Maximizing Office Revenue: What You Should Know
- Volume 22 - Issue 12 - December 2009
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Given the challenges of ensuring sound profitability for your practice in a difficult economic climate, this author reviews key principles to ensure proper billing and reimbursement, and how to minimize expenses. He also discusses key considerations when debating whether to offer additional services or purchase new diagnostic equipment.
There are two components for the financial success of a practice: maximizing income and minimizing expenses. Being able to achieve both of these components is essential, especially in these difficult economic times.
Although this may sound very simple, be careful that your billing communicates to the front office staff exactly what you are doing. Oftentimes, podiatrists simply leave the chart with office personnel to try to decipher what services you rendered and what the staff should bill. The only person who truly knows what services were rendered is the provider of those services.
Make sure there is a clear form of communication between yourself and the front office to make sure your staff bills every legitimate service that you have performed. Many services may occur in a podiatric office since we deal with bilateral conditions and multiple digits. It is easier than you think to leave a procedure or two off the bill. There is no reason to give away any services for free.
Clearing Up Misperceptions About Under-Billing
Some doctors are concerned that if they bill too many services, it may somehow trigger an audit. As a result of this fear, they tend to under-bill in an attempt to fly under the radar. There are many reasons why you may be audited. A common cause is based upon a review of your practice statistics. It is obvious when a practice bills for only high level codes as those are easy targets for auditors. Conversely, a practice that bills only extremely low level codes may also catch the attention of an auditor as either extremes of the billing spectrum are suspect.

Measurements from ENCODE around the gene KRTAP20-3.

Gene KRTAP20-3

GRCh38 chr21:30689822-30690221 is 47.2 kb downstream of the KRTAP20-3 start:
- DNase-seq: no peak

Unless you have a very specialized practice, it would be reasonable to assume there is a mixture of services rendered and complexities of those services. Under-billing can trigger an audit as the auditor may consider that even the low-level billings are suspect and the doctor is trying to pass off non-covered services as a low level evaluation and management (E/M). Alternately, the auditor may have a perception that the physician is misrepresenting services in the hope that nobody will bother to investigate because the dollar volume is low.
Periodically audit your own super bills to ensure that what the front office staff actually submits to each insurance company is what you checked off on the super bill. If the office is not billing all services, then investigate where the problem is occurring. It could be poor training or sloppiness on the part of the front office … or you.
Also familiarize yourself with proper billing protocols, the use of modifiers and what services are generally bundled into other services. Even though you should bill for what you do, excessive billing of services or supplies can result in further analysis of your claims by the insurance carrier. This will slow down the payment time and likely facilitate a request for records (which costs you money to do and further slows down reimbursement time). This could also put you on the insurance company’s “watch” list, potentially leading to reviews of all your claims with that insurer.